UNGA’s First and Second Committee: New Zealand Notably Shocked Over Belgium’s Statement that ‘Secrecy Enables Honesty’

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The delegate of Belgium after an interview (Washington Post).

The delegate of Belgium after an interview (Washington Post).

The United Nations General Assembly debating the reforms for the Security Council was divided in its first and second committee. The United Nations Charter does not explicitly allude to the 5 permanent seats’ vetoing power over resolutions. Member States have been pushing for a fairer distribution of this power.

Somalia emphasized the necessity for more transparency regarding the P5 countries’ veto powers. Somalia recognized the Security Council’s historical interventions, nevertheless seeking a more equitable representation.

The delegate of the Federal Republic of Somalia told the Post that “China does not represent us”, referring to the over-representation of Western powers through Russia, France, the United Kingdom and the United States of America.

At the first committee session, the United Kingdom claimed that it earned the right to keep its veto because they used it well in the past. The Somalia expressed their discomfort with this statement, as it was unclear what that premise entailed. Britain has had a history of colonialism that must be taken into account.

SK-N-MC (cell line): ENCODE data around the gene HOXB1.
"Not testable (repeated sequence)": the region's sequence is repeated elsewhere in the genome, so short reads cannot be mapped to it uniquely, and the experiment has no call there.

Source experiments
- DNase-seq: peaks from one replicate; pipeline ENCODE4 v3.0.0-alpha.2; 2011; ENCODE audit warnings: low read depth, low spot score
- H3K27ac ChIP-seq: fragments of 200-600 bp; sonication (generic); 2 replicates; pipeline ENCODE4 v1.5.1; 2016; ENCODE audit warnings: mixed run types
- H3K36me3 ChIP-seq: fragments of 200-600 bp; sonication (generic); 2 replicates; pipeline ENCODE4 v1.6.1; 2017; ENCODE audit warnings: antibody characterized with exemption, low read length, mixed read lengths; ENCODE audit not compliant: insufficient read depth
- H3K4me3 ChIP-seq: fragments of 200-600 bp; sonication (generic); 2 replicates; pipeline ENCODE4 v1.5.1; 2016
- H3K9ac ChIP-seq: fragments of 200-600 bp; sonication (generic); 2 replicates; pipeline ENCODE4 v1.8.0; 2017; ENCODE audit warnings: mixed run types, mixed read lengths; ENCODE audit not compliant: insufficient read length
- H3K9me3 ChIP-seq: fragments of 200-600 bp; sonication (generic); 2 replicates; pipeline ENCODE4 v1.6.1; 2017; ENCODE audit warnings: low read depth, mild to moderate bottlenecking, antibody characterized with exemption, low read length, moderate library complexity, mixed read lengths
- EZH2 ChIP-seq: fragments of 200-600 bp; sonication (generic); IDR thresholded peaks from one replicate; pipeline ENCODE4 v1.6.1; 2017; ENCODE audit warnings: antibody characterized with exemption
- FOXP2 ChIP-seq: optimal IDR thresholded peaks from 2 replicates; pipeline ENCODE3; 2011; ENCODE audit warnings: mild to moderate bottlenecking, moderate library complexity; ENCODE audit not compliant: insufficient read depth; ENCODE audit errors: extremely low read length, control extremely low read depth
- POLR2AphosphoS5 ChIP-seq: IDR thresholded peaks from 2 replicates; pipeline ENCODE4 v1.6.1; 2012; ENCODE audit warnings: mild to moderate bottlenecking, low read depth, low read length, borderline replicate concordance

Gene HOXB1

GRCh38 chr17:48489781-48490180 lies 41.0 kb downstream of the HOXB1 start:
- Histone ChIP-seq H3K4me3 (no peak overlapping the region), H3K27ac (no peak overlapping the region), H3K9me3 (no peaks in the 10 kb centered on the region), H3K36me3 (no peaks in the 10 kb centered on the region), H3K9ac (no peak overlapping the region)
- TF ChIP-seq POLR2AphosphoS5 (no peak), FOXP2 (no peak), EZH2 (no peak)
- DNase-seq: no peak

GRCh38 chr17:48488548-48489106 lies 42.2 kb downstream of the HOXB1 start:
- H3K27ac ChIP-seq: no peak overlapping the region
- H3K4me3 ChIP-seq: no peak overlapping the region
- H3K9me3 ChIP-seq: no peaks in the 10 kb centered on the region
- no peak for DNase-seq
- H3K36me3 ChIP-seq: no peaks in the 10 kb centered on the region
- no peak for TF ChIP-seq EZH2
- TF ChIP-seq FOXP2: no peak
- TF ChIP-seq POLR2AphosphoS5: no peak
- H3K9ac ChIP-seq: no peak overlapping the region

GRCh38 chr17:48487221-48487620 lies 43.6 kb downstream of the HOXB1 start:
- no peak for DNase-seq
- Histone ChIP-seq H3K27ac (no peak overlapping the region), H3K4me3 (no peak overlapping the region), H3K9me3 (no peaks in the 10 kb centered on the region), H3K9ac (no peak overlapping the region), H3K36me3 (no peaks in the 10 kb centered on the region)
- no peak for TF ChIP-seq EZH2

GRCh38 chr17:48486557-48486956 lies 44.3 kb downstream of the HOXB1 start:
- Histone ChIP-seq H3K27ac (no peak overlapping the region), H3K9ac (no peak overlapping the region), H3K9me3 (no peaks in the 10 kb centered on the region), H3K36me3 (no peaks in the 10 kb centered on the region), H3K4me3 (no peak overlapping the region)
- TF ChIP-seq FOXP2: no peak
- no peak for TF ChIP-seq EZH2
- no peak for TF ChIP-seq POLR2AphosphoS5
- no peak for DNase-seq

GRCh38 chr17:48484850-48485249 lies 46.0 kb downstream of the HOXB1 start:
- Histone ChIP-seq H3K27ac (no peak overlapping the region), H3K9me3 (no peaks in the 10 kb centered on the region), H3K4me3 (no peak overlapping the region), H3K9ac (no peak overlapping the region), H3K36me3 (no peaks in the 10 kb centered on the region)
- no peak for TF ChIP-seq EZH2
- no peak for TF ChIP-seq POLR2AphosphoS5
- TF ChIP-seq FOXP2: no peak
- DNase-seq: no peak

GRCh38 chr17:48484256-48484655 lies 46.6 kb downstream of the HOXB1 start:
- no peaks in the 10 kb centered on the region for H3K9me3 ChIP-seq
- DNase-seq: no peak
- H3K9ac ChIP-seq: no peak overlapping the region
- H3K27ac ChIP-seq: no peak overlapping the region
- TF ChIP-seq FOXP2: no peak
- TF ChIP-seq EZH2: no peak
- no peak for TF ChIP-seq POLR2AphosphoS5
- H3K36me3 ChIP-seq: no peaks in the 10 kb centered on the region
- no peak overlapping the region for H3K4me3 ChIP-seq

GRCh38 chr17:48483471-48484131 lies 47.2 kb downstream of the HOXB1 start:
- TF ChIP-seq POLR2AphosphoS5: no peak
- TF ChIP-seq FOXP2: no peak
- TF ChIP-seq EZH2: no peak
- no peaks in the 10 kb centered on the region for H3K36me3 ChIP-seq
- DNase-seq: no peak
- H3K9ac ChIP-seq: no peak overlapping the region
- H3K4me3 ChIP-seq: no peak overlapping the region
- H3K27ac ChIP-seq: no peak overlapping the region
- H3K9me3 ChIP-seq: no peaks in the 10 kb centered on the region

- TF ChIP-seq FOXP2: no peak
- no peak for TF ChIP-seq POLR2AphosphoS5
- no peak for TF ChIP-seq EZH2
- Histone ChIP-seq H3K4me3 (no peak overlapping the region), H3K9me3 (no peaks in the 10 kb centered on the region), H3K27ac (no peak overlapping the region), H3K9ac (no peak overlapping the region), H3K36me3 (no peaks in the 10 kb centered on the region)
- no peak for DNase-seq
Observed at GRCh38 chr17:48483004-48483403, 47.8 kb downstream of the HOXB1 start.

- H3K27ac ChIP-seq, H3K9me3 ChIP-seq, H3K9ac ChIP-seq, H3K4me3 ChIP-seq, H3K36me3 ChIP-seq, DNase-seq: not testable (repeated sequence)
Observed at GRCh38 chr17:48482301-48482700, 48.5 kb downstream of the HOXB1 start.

Yesterday, the delegate of Hungary affirmed that hidden vetoes enable bullying.

In a brief interview, Belgium said “secrecy allows for honesty”. The delegate believed that if everybody was granted vetoing authority, then there would be no freedom of speech. Belgium was concerned that with total transparency, the possibility of passing judgements over other Member States’ opinions would hinder the unrestrained negotiations.  

Though Belgium’s premises lead to the conclusion that decisions made in secrecy are optimal, they maintained that they were open to working with everyone.

The delegate of New Zealand was shocked over Belgium’s claims. New Zealand said, “Discussions and ultimately decisions of the UNSC affect every nation in the UN; […] the only binding decision making body of the UN is the UNSC. So it is ridiculous and unfair that a small clique (the UNSC) expects full privacy making decisions”.

Tina Le - The Washington Post